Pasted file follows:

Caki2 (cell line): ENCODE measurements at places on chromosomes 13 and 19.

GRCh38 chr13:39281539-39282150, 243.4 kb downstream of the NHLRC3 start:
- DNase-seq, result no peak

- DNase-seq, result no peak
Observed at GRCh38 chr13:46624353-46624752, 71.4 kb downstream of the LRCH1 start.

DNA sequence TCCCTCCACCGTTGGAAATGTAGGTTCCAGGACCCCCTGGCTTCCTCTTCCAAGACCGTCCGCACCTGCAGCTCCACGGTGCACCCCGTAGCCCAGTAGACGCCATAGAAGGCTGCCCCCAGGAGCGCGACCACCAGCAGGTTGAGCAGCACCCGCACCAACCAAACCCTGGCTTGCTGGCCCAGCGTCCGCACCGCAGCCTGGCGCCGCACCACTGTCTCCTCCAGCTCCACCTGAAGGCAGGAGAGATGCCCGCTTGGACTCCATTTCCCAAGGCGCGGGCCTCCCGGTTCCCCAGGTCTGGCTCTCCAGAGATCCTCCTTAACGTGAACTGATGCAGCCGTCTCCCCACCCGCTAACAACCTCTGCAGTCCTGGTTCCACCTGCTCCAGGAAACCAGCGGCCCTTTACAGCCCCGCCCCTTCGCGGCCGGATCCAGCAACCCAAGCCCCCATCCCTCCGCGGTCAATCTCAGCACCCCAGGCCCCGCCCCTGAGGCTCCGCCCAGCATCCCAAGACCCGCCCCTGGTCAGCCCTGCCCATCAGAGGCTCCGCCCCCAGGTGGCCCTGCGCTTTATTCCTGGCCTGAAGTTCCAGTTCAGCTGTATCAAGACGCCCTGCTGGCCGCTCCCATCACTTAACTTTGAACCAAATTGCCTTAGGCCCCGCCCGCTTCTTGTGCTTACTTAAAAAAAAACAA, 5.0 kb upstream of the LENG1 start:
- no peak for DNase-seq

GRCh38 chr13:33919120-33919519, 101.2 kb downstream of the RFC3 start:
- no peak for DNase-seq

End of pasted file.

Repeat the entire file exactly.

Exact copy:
Caki2 (cell line): ENCODE measurements at places on chromosomes 13 and 19.

GRCh38 chr13:39281539-39282150, 243.4 kb downstream of the NHLRC3 start:
- DNase-seq, result no peak

- DNase-seq, result no peak
Observed at GRCh38 chr13:46624353-46624752, 71.4 kb downstream of the LRCH1 start.

DNA sequence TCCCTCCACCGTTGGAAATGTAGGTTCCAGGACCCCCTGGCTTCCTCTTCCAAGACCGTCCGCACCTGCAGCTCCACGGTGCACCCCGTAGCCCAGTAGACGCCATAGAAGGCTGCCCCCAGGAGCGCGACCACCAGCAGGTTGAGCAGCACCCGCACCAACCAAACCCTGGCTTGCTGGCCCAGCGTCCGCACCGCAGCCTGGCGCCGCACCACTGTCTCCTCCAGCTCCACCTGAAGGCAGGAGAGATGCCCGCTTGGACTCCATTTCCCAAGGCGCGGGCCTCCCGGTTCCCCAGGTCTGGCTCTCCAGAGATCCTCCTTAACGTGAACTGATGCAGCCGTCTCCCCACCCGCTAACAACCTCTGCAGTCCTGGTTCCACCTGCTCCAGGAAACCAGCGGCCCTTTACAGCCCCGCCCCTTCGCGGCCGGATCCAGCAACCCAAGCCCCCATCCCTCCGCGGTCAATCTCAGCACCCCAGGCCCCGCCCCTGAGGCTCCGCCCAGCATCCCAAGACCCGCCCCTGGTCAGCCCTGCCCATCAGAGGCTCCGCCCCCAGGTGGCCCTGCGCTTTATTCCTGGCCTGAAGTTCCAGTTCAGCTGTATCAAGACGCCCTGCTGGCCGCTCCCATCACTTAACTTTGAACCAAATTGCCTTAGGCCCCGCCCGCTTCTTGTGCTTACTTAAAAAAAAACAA, 5.0 kb upstream of the LENG1 start:
- no peak for DNase-seq

GRCh38 chr13:33919120-33919519, 101.2 kb downstream of the RFC3 start:
- no peak for DNase-seq